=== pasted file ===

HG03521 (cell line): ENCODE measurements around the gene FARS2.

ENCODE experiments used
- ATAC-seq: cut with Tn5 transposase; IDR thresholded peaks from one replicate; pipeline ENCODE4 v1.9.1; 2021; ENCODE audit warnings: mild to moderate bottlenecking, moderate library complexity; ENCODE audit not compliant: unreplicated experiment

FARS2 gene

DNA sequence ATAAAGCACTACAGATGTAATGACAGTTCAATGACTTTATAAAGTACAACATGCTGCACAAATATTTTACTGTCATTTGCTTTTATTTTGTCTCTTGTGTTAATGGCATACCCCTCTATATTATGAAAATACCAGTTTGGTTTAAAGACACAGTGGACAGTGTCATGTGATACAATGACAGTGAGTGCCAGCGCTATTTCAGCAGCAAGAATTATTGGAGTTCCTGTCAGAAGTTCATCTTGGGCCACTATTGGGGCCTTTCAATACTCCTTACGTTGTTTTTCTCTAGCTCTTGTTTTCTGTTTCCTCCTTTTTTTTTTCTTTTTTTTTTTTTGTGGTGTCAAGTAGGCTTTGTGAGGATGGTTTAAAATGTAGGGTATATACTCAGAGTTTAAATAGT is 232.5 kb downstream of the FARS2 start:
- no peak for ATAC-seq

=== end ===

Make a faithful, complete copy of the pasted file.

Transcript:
HG03521 (cell line): ENCODE measurements around the gene FARS2.

ENCODE experiments used
- ATAC-seq: cut with Tn5 transposase; IDR thresholded peaks from one replicate; pipeline ENCODE4 v1.9.1; 2021; ENCODE audit warnings: mild to moderate bottlenecking, moderate library complexity; ENCODE audit not compliant: unreplicated experiment

FARS2 gene

DNA sequence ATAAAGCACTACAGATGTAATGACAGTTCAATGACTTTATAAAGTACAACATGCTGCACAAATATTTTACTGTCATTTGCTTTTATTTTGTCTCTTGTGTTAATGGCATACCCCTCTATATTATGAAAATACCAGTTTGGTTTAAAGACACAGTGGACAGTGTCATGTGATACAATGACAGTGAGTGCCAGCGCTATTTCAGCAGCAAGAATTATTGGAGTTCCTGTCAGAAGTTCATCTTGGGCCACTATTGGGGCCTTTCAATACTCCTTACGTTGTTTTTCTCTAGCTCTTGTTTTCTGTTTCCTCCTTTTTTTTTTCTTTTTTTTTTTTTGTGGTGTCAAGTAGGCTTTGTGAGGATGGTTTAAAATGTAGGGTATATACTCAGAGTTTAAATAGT is 232.5 kb downstream of the FARS2 start:
- no peak for ATAC-seq